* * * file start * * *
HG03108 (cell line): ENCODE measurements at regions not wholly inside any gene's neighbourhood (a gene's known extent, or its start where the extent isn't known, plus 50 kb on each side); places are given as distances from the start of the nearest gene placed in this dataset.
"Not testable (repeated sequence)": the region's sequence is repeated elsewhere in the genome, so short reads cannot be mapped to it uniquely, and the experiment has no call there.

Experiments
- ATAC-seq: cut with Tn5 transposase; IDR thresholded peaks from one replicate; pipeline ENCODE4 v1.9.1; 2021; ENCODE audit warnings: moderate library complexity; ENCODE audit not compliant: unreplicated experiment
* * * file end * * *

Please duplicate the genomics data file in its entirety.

HG03108 (cell line): ENCODE measurements at regions not wholly inside any gene's neighbourhood (a gene's known extent, or its start where the extent isn't known, plus 50 kb on each side); places are given as distances from the start of the nearest gene placed in this dataset.
"Not testable (repeated sequence)": the region's sequence is repeated elsewhere in the genome, so short reads cannot be mapped to it uniquely, and the experiment has no call there.

Experiments
- ATAC-seq: cut with Tn5 transposase; IDR thresholded peaks from one replicate; pipeline ENCODE4 v1.9.1; 2021; ENCODE audit warnings: moderate library complexity; ENCODE audit not compliant: unreplicated experiment